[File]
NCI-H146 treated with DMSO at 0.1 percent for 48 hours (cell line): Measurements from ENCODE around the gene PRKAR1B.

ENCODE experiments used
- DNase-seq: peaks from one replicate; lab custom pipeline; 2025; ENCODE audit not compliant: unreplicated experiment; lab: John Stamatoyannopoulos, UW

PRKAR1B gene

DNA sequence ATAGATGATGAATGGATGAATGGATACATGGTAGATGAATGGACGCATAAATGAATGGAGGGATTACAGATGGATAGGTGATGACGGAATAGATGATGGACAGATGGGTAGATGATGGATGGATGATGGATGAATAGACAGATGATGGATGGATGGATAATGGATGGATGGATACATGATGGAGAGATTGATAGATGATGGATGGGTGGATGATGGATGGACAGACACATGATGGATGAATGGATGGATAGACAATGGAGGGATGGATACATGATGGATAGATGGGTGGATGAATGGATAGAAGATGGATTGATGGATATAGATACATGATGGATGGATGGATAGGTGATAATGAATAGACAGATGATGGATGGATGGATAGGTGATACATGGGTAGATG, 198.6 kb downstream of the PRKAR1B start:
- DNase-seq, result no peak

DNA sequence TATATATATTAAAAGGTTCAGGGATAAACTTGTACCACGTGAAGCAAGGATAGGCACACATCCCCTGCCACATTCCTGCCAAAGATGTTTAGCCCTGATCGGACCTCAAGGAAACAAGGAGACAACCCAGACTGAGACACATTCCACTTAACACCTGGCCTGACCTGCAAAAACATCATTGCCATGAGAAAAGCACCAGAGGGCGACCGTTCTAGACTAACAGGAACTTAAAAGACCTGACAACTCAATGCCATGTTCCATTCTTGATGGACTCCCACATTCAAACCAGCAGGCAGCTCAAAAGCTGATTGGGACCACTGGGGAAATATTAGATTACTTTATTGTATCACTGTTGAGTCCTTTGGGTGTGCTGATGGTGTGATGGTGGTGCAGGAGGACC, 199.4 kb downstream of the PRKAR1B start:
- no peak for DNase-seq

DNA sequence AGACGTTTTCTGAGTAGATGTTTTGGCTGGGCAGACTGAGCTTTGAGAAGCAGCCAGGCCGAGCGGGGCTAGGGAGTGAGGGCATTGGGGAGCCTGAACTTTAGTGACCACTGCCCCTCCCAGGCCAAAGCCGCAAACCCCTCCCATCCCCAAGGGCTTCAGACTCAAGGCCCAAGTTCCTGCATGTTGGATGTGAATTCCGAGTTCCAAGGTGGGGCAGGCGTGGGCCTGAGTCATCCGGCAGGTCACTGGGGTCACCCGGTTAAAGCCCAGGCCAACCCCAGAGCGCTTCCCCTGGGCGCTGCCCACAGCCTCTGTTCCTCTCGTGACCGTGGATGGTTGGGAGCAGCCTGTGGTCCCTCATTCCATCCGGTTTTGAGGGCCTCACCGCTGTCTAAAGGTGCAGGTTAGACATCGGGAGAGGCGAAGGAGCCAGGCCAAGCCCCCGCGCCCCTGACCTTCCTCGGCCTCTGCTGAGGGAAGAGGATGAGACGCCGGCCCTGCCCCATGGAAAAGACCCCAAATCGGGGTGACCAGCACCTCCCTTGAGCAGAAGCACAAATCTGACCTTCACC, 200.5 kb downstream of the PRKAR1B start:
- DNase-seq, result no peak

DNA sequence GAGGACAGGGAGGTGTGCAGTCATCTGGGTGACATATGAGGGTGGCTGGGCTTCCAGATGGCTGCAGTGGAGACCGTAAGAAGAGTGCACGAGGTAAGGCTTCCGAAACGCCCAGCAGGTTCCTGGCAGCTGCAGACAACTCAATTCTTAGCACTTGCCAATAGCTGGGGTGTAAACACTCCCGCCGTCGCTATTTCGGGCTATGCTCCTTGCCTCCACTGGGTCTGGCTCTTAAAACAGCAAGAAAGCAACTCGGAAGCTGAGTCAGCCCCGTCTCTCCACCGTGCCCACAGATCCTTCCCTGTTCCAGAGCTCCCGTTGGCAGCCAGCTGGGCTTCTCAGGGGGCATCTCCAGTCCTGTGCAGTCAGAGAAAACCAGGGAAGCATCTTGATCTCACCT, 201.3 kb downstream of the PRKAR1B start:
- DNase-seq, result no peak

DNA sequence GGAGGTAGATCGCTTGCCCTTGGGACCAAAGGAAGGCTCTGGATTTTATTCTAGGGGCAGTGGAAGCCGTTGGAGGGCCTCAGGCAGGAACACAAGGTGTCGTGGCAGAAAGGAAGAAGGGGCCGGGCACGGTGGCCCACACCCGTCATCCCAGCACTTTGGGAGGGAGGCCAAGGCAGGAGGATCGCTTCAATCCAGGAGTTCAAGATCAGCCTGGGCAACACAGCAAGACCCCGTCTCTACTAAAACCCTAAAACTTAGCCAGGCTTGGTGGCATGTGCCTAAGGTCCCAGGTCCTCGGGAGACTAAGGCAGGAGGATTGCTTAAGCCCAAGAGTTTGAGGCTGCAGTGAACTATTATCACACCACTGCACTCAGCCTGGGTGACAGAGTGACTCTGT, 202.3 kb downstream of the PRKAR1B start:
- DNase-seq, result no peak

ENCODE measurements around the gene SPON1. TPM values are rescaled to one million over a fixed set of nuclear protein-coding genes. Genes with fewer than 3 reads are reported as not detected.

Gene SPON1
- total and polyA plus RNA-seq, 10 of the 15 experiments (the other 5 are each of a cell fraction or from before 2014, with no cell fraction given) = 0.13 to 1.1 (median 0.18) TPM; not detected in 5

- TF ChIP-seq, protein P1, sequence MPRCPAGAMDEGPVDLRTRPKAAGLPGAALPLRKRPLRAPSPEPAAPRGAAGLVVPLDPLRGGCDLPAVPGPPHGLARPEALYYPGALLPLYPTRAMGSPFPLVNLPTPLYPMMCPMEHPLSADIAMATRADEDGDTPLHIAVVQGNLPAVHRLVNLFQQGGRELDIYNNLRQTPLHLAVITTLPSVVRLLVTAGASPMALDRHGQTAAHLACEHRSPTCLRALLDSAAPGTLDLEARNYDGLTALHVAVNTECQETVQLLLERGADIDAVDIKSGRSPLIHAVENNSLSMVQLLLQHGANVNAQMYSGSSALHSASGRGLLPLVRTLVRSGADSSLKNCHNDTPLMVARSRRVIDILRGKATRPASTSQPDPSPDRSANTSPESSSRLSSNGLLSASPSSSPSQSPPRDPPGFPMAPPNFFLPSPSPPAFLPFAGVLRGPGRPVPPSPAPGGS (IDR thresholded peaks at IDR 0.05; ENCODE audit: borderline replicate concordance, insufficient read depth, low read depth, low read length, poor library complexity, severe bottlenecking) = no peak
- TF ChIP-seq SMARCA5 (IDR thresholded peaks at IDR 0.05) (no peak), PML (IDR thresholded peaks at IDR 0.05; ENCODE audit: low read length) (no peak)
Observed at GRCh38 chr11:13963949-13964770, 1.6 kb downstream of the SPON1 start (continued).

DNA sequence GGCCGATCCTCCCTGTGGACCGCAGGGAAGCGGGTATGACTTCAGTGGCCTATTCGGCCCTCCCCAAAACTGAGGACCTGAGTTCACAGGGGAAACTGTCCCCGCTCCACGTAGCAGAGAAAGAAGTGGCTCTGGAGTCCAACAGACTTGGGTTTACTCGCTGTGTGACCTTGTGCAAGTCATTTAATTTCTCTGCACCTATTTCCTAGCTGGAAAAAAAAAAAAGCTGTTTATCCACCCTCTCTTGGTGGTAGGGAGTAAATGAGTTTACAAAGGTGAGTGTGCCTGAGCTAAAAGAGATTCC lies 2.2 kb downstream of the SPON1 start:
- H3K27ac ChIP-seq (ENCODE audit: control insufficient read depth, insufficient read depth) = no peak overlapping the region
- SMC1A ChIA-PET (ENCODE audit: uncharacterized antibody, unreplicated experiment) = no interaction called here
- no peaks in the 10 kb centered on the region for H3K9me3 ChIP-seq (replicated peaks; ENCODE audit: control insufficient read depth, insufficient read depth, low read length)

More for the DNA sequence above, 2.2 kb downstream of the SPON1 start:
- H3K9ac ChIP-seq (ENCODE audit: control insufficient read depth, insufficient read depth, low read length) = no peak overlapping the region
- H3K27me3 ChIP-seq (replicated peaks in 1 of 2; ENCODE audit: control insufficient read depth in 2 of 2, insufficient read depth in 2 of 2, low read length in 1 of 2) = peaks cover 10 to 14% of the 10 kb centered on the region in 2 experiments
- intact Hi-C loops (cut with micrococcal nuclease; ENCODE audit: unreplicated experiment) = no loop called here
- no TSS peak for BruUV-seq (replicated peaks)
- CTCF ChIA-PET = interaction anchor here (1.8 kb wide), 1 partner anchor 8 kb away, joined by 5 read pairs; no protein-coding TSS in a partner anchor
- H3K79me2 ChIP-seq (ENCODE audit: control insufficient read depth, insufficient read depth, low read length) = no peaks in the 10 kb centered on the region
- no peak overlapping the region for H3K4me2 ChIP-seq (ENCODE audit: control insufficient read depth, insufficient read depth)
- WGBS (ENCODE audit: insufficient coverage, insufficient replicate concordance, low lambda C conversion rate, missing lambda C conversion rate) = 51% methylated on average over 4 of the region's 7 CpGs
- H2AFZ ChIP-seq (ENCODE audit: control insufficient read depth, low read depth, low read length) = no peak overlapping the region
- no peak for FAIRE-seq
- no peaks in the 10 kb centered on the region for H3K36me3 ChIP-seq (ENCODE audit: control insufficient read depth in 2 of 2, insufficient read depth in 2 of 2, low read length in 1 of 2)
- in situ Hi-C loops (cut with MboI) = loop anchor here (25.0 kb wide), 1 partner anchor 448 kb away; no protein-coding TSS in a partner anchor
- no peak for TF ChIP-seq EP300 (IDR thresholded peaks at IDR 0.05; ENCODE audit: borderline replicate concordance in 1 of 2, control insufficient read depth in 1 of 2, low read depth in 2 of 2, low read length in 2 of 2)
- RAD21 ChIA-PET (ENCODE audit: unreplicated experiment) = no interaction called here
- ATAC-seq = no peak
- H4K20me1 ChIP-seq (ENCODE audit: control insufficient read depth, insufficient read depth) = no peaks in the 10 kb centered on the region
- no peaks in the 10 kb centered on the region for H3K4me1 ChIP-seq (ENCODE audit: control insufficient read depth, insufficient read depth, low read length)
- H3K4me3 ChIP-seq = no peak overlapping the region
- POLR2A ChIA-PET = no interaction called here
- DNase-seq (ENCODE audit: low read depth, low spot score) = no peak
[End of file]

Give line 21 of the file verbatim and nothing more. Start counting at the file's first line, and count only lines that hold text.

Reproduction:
DNA sequence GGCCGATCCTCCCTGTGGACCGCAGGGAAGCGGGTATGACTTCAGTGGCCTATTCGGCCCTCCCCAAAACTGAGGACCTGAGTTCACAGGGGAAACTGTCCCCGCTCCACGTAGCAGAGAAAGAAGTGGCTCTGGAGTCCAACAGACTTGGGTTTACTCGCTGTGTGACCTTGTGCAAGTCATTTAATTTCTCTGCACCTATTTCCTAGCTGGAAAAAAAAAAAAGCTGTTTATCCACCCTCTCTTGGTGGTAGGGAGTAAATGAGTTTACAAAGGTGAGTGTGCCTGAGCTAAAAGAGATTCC lies 2.2 kb downstream of the SPON1 start: